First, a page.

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-   -   Help: diffusive flux BC at wall (http://www.cfd-online.com/Forums/main/9532-help-diffusive-flux-bc-wall.html)

Quarkz July 15, 2005 23:39

Help: diffusive flux BC at wall
 
hi,

i've written a non-staggered FVM NS solver based on fractional step in cartesian grid. i've used the BC based on peric's book which states that du/dx & dv/dy =0 at the wall, hence diffusive flux at wall=0. my diffusive flux are also handled implicitly

now i'm modifying to structured grids. there's no transformation involved and i'm evaluating the fluxes in the physical face. hence, i'm still using u & v in x,y components

Now along the wall boundary, du(n)/dn=0 as before. however, my cell centered vel are still in x,y components. how do i make use of du(n)/dn=0 or do i just neglect this condition?

Thanks alot!

Ahmed Awad July 16, 2005 01:15

Re: Help: diffusive flux BC at wall
 
A non moving solid wall BC in 2D is simply u=v=0 not their gradients, check your reference, the gradients equal zero at an exit BC

Mani July 16, 2005 13:26

Re: Help: diffusive flux BC at wall
 
Why do you think du(n)/dn should be zero?? Maybe on a separation point but surely not in general.

Doesn't Peric's book give you any information on boundary conditions on curvilinear walls? Maybe you should look beyond Peric's book, which is a little dated anyway.

andy July 16, 2005 17:19

Re: Help: diffusive flux BC at wall
 
> I've written a non-staggered FVM NS solver based on fractional step
: in cartesian grid. i've used the BC based on peric's book which states
: that du/dx & dv/dy =0 at the wall,

From continuity assuming a constant density.

> hence diffusive flux at wall=0.

No. The gradient of the tangential velocity components is most certainly not zero except for a stationary flow. You need either some log-law type expression for y+ > 20, to extrapolate the internal velocity gradient for y+ < 1 or something a bit more challenging in between.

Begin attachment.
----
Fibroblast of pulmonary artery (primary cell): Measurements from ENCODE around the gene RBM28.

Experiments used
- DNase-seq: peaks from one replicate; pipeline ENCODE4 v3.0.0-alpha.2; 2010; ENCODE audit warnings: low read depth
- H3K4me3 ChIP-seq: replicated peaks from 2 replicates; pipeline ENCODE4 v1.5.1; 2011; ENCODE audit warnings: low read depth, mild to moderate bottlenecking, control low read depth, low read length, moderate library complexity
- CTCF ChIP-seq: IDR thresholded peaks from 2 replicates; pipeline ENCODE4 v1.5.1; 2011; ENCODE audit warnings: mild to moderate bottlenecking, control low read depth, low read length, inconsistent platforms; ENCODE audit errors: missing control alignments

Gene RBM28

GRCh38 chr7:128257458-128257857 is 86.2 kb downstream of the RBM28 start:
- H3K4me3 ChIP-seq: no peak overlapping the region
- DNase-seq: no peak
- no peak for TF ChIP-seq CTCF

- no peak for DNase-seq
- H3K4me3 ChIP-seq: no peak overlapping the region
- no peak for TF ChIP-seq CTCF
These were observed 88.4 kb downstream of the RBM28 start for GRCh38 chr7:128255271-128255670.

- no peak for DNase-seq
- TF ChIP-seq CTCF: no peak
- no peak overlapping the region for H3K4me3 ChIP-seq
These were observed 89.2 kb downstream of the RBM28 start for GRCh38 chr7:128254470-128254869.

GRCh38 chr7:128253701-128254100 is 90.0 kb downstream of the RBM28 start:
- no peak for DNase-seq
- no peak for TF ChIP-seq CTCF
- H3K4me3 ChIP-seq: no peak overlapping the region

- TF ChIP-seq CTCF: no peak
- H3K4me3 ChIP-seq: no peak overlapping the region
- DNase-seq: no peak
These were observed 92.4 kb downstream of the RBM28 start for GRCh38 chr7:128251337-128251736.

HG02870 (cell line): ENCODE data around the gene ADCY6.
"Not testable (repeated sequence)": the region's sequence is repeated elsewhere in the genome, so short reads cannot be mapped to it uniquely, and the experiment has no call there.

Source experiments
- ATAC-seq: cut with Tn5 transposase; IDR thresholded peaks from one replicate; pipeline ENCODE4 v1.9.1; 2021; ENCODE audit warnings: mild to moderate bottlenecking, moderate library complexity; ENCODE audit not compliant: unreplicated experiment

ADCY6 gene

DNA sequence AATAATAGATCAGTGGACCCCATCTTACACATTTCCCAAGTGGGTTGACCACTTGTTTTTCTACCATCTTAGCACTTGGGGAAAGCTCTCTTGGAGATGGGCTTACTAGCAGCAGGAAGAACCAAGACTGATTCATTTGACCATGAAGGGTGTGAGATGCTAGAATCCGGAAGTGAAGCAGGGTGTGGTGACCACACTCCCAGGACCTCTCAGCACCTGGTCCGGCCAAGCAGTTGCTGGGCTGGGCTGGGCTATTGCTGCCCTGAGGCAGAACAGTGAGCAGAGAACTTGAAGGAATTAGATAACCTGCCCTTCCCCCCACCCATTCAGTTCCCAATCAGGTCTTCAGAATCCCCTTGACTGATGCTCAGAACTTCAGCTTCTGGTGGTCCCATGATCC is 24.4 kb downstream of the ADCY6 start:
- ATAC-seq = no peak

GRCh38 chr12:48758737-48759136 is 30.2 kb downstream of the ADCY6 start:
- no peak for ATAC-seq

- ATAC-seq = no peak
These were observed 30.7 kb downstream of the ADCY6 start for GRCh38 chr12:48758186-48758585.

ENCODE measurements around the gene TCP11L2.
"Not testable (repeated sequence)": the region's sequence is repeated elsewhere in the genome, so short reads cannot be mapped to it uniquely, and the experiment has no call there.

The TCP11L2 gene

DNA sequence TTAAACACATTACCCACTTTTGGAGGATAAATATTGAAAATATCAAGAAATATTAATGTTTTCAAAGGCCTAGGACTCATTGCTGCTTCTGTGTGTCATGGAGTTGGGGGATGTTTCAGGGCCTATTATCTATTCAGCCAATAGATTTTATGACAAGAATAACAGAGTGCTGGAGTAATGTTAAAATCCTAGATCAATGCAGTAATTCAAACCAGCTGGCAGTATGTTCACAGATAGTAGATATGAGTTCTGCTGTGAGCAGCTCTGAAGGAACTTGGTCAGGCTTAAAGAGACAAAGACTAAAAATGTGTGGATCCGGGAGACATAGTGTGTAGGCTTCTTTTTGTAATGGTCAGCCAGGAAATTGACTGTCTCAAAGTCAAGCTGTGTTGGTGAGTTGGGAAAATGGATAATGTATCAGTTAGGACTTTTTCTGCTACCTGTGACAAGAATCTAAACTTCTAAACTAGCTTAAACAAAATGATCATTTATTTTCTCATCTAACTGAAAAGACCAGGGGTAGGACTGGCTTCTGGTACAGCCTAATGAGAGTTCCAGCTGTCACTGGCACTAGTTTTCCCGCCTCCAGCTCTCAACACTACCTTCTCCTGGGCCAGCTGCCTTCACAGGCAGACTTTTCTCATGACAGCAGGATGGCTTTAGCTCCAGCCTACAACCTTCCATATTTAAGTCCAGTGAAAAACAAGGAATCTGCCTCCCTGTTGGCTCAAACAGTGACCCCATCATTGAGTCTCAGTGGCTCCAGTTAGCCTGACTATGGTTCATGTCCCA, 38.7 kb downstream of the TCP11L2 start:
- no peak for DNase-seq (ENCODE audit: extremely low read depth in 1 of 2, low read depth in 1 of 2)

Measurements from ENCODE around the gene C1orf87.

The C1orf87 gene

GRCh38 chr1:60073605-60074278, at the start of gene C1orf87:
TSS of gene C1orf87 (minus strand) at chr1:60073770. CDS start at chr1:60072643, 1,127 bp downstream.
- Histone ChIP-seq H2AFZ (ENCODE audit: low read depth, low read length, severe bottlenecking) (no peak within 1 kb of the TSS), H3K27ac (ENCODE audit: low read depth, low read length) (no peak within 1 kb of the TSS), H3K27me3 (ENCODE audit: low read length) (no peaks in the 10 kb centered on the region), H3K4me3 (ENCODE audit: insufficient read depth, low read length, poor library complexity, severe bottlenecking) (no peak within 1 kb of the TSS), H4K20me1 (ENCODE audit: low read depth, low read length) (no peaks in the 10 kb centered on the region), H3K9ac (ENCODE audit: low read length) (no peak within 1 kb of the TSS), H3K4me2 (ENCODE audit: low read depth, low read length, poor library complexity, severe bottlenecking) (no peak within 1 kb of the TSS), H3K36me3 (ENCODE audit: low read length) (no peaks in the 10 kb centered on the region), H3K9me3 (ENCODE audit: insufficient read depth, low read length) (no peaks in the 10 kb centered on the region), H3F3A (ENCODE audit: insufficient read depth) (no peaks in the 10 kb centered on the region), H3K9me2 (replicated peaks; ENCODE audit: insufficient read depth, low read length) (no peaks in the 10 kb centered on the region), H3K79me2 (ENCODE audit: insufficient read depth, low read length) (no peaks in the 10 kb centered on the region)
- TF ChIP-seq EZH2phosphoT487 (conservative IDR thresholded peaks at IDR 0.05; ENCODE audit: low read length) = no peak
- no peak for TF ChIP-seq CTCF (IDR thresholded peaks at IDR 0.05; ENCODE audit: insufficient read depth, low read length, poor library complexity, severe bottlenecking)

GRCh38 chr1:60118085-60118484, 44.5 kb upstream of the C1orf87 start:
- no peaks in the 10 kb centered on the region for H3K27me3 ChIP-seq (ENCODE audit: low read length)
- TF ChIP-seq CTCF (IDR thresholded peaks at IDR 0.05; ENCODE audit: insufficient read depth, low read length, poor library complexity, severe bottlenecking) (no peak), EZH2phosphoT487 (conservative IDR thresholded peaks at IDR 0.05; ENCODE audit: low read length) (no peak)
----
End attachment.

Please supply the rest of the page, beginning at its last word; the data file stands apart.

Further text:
Quarkz July 16, 2005 20:34

Re: Help: diffusive flux BC at wall
 
well, that is strange. Quoted from peric's book (summarised):

at wall, no slip condition applies ie fluid vel = wall vel. another condition can be directly imposed in a FVM; normal viscous stress is zero at a wall. this follows from continuity eqn e.g for a wall at y=0 (bottom), (du/dx)wall = 0 therefore (dv/dy)wall = 0 and tau(yy) = 0 hence diffusive flux at bottom wall = 0. similar for left/right wall, (du/dx)wall =0 so diff. flux tau(xx)=0.

for complex geometry, (dv(n)/dn)wall = 0 hence tau(nn) = 0.

can somebody verify this?

btw, some BC are given in this message. is this correct? http://www.cfd-online.com/Forum/main...cgi?read=14551

thanks alot!

Quarkz July 16, 2005 20:38

Re: Help: diffusive flux BC at wall
 
also see this message: http://www.cfd-online.com/Forum/main...cgi?read=13665

which states that: "In incompressible viscous flows, velocity divergence condition demands that the wall normal component of velocity has zero gradient along the wall normal"

thanks

Ahmed July 16, 2005 23:56

Re: Help: diffusive flux BC at wall
 
It is always a good idea to check Peric web site for latest updates ftp://ftp.springer.de/pub/technik/peric/newprint/

If you apply the continuity equation at the wall, then in the 2D case du/dx(wall)+ dv/dy(wall) = 0

Why are you taking du/dx(wall) equal to zero, under what conditions this is valid. Explain or send an email to Peric and put his reply on this forum

andy July 17, 2005 11:24

Re: Help: diffusive flux BC at wall
 
> for complex geometry, (dv(n)/dn)wall = 0 hence tau(nn) = 0.
: can somebody verify this?

As Ahmed has said, it follows from continuity (constant density) and recognizing that the tangential velocity components are zero at the wall and hence so are their gradients in directions within the plane of the wall.

It does not follow that the gradients of the tangential velocity components in the direction normal to the surface are zero. This is, of course, the boundary layer.

I think confusion has arisen by using the word flux without stating the flux of what and we have not all been considering the same components.

You must apply all required boundary conditions. If the wall is at an angle to the Cartesian axes then you need to consider what the imposition of boundary conditions expressed in wall coordinates means to the velocity components you are using as solution variables.


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